This exploration of management history focuses on mass entertainment media to determine the history of the efficiency expert in popular culture. It reviews the history of…
This exploration of management history focuses on mass entertainment media to determine the history of the efficiency expert in popular culture. It reviews the history of the image of the efficiency expert in film and on American‐produced television programs. The review shows that this profession is a universal and pervasive one, permanently embedded in our culture and catholic in background, occupation and workplace. It is generally a man’s job. The most significant historical trend is a sharp change from the efficiency expert as an amusing and relatively harmless character to a malevolent one who is to be feared. Although television has only existed for about half as long as motion pictures, the depiction of the efficiency expert on TV is similar to his movie image. This widely recognized profession needs no introduction to the viewer. He is a negative figure, often laughed at but never admired.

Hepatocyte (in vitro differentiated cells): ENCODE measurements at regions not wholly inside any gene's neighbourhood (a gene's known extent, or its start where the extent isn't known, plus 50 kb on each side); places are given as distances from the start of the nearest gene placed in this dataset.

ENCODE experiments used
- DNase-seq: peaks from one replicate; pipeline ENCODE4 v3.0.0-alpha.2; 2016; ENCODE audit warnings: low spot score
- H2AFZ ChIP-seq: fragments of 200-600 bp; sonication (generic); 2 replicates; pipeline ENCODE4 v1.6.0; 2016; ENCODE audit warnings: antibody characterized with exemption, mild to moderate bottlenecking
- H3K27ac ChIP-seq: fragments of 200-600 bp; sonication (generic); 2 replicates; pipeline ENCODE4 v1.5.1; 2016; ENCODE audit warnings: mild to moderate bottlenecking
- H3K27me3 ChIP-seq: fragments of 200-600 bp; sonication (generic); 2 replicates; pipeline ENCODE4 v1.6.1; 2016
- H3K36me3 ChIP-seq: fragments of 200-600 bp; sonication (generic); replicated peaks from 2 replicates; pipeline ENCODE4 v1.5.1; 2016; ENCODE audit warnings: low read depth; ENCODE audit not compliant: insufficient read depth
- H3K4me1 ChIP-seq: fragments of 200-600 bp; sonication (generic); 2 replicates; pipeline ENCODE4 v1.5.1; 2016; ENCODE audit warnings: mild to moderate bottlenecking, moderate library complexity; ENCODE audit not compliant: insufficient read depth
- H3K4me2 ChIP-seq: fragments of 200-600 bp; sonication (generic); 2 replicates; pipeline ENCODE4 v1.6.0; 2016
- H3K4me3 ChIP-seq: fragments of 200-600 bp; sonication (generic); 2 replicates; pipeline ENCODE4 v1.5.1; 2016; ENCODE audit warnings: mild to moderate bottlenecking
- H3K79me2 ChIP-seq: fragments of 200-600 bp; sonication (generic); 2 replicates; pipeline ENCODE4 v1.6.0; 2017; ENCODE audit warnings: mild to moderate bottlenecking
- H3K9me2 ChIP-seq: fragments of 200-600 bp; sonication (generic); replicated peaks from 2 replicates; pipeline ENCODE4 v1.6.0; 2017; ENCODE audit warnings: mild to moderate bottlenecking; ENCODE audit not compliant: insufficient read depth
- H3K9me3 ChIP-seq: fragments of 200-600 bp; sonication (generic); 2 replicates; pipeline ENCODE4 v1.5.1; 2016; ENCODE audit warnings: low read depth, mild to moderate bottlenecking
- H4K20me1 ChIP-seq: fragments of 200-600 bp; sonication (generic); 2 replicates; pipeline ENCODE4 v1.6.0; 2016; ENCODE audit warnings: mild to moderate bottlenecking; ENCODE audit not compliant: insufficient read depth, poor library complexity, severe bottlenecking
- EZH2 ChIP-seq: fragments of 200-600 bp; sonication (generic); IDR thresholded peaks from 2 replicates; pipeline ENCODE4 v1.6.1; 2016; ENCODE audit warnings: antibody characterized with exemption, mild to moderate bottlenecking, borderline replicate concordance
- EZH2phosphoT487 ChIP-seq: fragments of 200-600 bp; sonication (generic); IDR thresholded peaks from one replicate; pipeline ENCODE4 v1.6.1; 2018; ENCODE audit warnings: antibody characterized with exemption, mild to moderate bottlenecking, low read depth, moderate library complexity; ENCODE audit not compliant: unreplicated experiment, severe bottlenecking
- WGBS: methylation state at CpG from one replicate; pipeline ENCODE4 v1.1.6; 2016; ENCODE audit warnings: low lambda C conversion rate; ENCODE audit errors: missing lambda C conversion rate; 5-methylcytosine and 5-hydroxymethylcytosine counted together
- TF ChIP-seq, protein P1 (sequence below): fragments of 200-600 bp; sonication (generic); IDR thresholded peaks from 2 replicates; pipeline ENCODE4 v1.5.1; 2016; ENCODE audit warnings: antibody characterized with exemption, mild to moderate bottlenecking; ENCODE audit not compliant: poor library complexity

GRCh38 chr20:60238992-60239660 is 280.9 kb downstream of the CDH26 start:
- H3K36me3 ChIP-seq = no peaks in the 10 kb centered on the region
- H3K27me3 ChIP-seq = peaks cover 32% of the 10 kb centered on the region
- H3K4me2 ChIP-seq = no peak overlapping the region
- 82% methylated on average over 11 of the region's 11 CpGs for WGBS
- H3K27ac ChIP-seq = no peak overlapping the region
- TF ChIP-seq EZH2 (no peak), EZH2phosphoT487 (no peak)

This paper is an initial attempt to discuss the American institutionalist movement as it changed and developed after 1945. Institutionalism in the inter-war period was a relatively coherent movement held together by a set of general methodological, theoretical, and ideological commitments (Rutherford, 2011). Although institutionalism always had its critics, it came under increased attack in the 1940s, and faced challenges from Keynesian economics, a revived neoclassicism, econometrics, and from new methodological approaches derived from various versions of positivism. The institutionalist response to these criticisms, and particularly the criticism that institutionalism “lacked theory,” is to be found in a variety of attempts to redefine institutionalism in new theoretical or methodological terms. Perhaps the most important of these is to be found in Clarence Ayres’ The Theory of Economic Progress (1944), although there were many others. These developments were accompanied by a significant amount of debate, disagreement, and uncertainty over future directions. Some of this is reflected in the early history of The Association for Evolutionary Economics.